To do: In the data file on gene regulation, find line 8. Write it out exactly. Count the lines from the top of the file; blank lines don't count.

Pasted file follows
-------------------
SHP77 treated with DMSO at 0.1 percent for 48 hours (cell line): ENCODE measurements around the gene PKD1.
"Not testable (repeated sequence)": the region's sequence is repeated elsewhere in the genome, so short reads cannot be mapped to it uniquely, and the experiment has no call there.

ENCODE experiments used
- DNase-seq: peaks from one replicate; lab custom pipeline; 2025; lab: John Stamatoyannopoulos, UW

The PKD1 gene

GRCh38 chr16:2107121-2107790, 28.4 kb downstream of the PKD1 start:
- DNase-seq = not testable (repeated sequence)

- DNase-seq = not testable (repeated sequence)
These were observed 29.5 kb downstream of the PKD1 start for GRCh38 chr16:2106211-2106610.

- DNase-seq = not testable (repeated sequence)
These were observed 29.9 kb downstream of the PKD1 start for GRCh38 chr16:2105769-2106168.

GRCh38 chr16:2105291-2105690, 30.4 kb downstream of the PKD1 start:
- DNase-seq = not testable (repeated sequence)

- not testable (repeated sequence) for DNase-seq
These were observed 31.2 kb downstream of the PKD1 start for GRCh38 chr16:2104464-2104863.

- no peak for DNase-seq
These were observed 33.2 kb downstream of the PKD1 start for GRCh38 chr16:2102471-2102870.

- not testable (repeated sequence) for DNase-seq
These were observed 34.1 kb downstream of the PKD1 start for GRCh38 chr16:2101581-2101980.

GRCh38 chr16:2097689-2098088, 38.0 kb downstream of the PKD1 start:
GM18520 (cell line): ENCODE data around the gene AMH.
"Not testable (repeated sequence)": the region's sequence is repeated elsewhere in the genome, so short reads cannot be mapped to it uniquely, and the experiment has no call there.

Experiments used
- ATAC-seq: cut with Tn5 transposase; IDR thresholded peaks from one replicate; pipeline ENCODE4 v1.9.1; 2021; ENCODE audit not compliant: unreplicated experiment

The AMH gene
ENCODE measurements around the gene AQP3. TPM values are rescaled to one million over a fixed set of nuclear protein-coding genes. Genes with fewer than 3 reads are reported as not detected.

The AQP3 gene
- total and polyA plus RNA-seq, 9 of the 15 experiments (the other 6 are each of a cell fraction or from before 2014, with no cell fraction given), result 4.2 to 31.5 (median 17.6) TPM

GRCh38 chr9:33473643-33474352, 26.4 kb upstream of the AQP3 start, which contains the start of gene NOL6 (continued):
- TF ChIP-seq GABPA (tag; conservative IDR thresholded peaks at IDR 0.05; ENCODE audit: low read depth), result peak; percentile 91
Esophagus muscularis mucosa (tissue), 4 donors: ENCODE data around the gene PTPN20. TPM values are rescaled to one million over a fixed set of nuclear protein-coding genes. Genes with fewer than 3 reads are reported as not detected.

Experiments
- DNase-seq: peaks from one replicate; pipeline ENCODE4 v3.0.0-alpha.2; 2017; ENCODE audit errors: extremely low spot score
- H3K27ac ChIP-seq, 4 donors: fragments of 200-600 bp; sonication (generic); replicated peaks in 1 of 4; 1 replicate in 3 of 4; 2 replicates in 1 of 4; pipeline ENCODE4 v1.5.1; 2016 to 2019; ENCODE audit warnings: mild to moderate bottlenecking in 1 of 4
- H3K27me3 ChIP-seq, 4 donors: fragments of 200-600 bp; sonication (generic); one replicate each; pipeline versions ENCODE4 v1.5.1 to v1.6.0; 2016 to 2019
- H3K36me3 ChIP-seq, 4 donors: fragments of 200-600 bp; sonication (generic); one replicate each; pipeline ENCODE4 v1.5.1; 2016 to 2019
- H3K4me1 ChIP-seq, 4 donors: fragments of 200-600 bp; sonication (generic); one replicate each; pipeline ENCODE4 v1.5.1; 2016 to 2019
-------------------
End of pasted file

- DNase-seq = not testable (repeated sequence)